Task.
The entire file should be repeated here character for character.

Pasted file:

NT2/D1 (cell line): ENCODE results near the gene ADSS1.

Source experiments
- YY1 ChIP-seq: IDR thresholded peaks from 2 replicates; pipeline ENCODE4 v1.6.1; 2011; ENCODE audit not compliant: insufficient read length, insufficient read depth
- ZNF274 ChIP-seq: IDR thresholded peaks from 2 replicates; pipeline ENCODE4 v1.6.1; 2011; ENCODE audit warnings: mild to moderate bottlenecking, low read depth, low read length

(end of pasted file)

NT2/D1 (cell line): ENCODE results near the gene ADSS1.

Source experiments
- YY1 ChIP-seq: IDR thresholded peaks from 2 replicates; pipeline ENCODE4 v1.6.1; 2011; ENCODE audit not compliant: insufficient read length, insufficient read depth
- ZNF274 ChIP-seq: IDR thresholded peaks from 2 replicates; pipeline ENCODE4 v1.6.1; 2011; ENCODE audit warnings: mild to moderate bottlenecking, low read depth, low read length